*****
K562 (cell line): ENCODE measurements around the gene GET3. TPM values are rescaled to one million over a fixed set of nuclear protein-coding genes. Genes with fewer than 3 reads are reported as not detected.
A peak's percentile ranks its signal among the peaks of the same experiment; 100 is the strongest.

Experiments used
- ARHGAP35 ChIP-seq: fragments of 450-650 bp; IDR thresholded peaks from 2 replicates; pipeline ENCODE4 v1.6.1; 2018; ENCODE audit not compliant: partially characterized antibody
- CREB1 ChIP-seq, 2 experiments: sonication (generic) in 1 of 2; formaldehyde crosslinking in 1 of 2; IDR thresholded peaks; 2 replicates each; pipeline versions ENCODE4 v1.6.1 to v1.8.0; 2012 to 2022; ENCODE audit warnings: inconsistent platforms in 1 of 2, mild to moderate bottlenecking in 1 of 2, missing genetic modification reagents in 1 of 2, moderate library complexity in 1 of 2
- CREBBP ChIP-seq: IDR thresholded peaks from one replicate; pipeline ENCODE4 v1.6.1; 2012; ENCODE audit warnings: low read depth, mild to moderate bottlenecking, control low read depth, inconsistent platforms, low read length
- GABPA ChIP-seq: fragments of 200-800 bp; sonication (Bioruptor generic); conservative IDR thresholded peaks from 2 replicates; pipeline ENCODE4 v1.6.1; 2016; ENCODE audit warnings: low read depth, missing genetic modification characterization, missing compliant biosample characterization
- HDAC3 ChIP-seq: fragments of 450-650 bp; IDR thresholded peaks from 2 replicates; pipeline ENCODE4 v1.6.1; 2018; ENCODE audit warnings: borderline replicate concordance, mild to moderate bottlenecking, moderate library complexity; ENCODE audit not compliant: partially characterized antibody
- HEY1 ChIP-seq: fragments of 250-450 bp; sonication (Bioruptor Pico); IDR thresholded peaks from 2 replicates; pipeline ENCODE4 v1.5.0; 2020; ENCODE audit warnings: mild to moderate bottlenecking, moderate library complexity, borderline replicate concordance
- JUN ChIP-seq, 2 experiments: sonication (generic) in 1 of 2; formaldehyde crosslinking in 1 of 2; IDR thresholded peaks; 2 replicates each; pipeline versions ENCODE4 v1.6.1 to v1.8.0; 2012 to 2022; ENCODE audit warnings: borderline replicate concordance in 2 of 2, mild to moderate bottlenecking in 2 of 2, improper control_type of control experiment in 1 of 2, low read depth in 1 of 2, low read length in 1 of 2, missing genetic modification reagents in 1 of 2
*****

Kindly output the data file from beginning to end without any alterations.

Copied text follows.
K562 (cell line): ENCODE measurements around the gene GET3. TPM values are rescaled to one million over a fixed set of nuclear protein-coding genes. Genes with fewer than 3 reads are reported as not detected.
A peak's percentile ranks its signal among the peaks of the same experiment; 100 is the strongest.

Experiments used
- ARHGAP35 ChIP-seq: fragments of 450-650 bp; IDR thresholded peaks from 2 replicates; pipeline ENCODE4 v1.6.1; 2018; ENCODE audit not compliant: partially characterized antibody
- CREB1 ChIP-seq, 2 experiments: sonication (generic) in 1 of 2; formaldehyde crosslinking in 1 of 2; IDR thresholded peaks; 2 replicates each; pipeline versions ENCODE4 v1.6.1 to v1.8.0; 2012 to 2022; ENCODE audit warnings: inconsistent platforms in 1 of 2, mild to moderate bottlenecking in 1 of 2, missing genetic modification reagents in 1 of 2, moderate library complexity in 1 of 2
- CREBBP ChIP-seq: IDR thresholded peaks from one replicate; pipeline ENCODE4 v1.6.1; 2012; ENCODE audit warnings: low read depth, mild to moderate bottlenecking, control low read depth, inconsistent platforms, low read length
- GABPA ChIP-seq: fragments of 200-800 bp; sonication (Bioruptor generic); conservative IDR thresholded peaks from 2 replicates; pipeline ENCODE4 v1.6.1; 2016; ENCODE audit warnings: low read depth, missing genetic modification characterization, missing compliant biosample characterization
- HDAC3 ChIP-seq: fragments of 450-650 bp; IDR thresholded peaks from 2 replicates; pipeline ENCODE4 v1.6.1; 2018; ENCODE audit warnings: borderline replicate concordance, mild to moderate bottlenecking, moderate library complexity; ENCODE audit not compliant: partially characterized antibody
- HEY1 ChIP-seq: fragments of 250-450 bp; sonication (Bioruptor Pico); IDR thresholded peaks from 2 replicates; pipeline ENCODE4 v1.5.0; 2020; ENCODE audit warnings: mild to moderate bottlenecking, moderate library complexity, borderline replicate concordance
- JUN ChIP-seq, 2 experiments: sonication (generic) in 1 of 2; formaldehyde crosslinking in 1 of 2; IDR thresholded peaks; 2 replicates each; pipeline versions ENCODE4 v1.6.1 to v1.8.0; 2012 to 2022; ENCODE audit warnings: borderline replicate concordance in 2 of 2, mild to moderate bottlenecking in 2 of 2, improper control_type of control experiment in 1 of 2, low read depth in 1 of 2, low read length in 1 of 2, missing genetic modification reagents in 1 of 2